5. 5.  There are several institutes of higher learning in Terengganu. They are either categorised as Institut Pengajian Tinggi Awam (IPTA); public university or Institut Pengajian Tinggi Swasta (IPTS); private university. Among public universities which have campus in Terengganu is the Universiti Sultan Zainal Abidin and Universiti Malaysia Terengganu. Both universities have campus in Gong Badak, in north Kuala Terengganu.  Terengganu also had 3 Universiti Teknologi MARA branches, in Kuala Terengganu, Dungun and Bukit Besi. Also, Terengganu host several private university and college, such as TATI University College in Kemaman, UCSI Terengganu campus in Marang, Institut Teknologi Petroleum PETRONAS (INSTEP) in Batu Rakit, Kuala Terengganu and Kolej Teknologi Bestari in Setiu, Politechnics Sultan Zainal Abidin, among others.  Secondary school (high school) education is provided by Sekolah Kebangsaan , Sekolah Jenis Kebangsaan (National-type School) Chinese primary schools, and Sekolah Ugama (Religious schools, ]. All of them follow the syllabus and curriculum provided and regulated by the Malaysian Ministry of Education (Kementerian Pendidikan Malaysia). Every year the state government spends RM34 million to develop education in Terengganu. Part of these grants ensures that every eligible primary school student in Terengganu is able to get a Netbook worth RM1000 to help in their studies.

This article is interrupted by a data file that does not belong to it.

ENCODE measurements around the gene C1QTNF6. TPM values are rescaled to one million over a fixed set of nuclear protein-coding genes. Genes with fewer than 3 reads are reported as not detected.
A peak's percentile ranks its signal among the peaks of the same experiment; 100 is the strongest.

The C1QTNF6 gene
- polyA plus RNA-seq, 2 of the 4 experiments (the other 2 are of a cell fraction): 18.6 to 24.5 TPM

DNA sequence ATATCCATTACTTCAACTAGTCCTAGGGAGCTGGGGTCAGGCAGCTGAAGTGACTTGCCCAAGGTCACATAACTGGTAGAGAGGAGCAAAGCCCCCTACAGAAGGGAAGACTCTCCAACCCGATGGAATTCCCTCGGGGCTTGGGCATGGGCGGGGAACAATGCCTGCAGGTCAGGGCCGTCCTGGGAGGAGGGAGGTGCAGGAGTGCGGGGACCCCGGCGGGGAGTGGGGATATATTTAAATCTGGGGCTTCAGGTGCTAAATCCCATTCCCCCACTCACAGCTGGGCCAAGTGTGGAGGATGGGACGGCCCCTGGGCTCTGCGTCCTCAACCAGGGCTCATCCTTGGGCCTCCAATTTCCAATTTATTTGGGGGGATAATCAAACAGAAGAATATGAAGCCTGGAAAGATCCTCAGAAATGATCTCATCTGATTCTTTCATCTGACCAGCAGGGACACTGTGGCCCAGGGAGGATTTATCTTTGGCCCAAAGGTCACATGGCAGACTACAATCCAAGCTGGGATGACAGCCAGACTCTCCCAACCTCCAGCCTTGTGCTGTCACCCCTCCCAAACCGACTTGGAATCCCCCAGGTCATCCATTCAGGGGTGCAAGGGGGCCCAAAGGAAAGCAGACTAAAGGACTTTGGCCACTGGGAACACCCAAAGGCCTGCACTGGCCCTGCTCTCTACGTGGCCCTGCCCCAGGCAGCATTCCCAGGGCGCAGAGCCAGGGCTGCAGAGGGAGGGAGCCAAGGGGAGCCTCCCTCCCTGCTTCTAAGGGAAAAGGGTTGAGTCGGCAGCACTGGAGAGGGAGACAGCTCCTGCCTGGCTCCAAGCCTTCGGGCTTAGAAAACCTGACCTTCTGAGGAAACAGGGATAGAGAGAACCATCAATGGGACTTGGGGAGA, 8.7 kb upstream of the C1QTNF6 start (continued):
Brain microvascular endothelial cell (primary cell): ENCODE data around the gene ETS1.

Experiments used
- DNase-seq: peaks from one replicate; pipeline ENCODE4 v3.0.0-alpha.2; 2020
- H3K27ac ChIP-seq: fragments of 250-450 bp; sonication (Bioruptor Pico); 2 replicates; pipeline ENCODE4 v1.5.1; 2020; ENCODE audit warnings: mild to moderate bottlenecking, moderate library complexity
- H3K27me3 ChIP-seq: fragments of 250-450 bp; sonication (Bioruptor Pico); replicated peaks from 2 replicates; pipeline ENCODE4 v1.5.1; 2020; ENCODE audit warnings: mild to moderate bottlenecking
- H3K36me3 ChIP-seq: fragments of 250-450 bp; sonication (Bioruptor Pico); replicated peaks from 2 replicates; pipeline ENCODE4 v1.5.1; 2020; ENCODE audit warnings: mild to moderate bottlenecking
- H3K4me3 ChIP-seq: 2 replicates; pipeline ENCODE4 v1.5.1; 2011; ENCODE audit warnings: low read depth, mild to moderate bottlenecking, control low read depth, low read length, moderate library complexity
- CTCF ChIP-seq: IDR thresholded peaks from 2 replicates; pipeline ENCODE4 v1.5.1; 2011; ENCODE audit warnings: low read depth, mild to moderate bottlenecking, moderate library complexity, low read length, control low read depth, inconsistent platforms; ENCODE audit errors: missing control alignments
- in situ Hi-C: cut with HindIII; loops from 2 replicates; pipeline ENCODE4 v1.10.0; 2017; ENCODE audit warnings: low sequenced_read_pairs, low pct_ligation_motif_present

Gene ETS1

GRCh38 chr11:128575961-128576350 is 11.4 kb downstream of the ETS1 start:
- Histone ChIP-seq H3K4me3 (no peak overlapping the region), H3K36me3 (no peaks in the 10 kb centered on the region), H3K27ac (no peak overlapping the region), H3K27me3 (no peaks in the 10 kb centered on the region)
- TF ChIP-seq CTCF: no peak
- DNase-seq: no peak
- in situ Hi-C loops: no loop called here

6. 6.  Malaysia's international visitors are advised to seek medical attention at one of the numerous private clinics in bigger cities like Kuala Terengganu.  The quality of medical care provided in Malaysia's government run hospitals is typically low by western standards, though it's usually sufficient for minor problems. Pharmacies are readily available in most towns and villages
  7. 7.  Kuala Terengganu features a tropical rainforest climate that borders on a tropical monsoon climate. Kuala Terengganu does not quite have a true dry season month, a requirement for it to be classified as having a tropical monsoon climate. However the city’s driest month, February, averages 60 mm of precipitation annually. The city does experience a relative “dry season” from May through June, while the heaviest precipitation is seen at the end of the year which sometimes reaches more than 1,000 mm (39 in) of rainfall for each month in November and December. Normally massive flood hit all round Terengganu state occurred during monsoon season with estimated 3-5 series of wave of floods from November till March.  Kuala Terengganu is generally hot and humid throughout the year though the city does experience slightly cooler weather during its rainiest part of the year, from November through January. The city on average sees roughly more than 3,000 mm (120 in) of the annual rainfall.
  8. 8.  Due to the geographical location and history back ground, apart from cuisines which representing the three major races, Terengganu food has shown the influence of Thai culture and taste. Terengganu has abundance of rice based dishes such as nasi dagang, nasi kunyit, nasi kuning, nasi berlauk, nasi lemak and nasi kerabu. There is laksam, laksa Terengganu, otak-otak, sata, pulut lepa, ketupat sotong and kerepok lekor. Dining out is relatively inexpensive and there are always plenty of choices range from hotel food to hawker food.
  9. 9.  Main economic activities include retail and wholesale trade in food items, fabric & apparels, fisheries, agriculture, service industries, and tourism.
  10. 10. 0 2 4 6 8 10 population growth air quality biodiversity waste and recycling transportation education health and healthcare climate change food economic base